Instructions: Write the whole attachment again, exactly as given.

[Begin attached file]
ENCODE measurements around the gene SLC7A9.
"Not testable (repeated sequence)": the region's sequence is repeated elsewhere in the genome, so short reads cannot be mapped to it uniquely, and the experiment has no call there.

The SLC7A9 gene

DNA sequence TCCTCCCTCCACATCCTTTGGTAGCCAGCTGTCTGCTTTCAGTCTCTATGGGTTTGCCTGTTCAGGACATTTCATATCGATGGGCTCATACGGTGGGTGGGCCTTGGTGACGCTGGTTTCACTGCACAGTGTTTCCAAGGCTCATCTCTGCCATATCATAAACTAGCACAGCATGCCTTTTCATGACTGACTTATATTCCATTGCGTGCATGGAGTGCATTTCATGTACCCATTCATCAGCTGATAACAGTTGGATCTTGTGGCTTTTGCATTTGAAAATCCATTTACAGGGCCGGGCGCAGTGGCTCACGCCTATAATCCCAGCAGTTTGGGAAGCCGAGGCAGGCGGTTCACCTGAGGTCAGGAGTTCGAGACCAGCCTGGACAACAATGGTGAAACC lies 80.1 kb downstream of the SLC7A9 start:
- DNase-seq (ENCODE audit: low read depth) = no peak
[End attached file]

ENCODE measurements around the gene SLC7A9.
"Not testable (repeated sequence)": the region's sequence is repeated elsewhere in the genome, so short reads cannot be mapped to it uniquely, and the experiment has no call there.

The SLC7A9 gene

DNA sequence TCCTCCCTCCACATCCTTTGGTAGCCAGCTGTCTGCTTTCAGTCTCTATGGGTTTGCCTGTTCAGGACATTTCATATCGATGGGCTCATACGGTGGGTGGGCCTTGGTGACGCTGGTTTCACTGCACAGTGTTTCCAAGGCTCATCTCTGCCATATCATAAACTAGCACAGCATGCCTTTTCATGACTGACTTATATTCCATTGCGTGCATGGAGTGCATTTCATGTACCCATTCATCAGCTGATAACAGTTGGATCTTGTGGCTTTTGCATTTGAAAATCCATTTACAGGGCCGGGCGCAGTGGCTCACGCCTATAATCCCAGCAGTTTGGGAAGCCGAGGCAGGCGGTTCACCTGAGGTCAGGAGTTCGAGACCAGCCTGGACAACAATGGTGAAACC lies 80.1 kb downstream of the SLC7A9 start:
- DNase-seq (ENCODE audit: low read depth) = no peak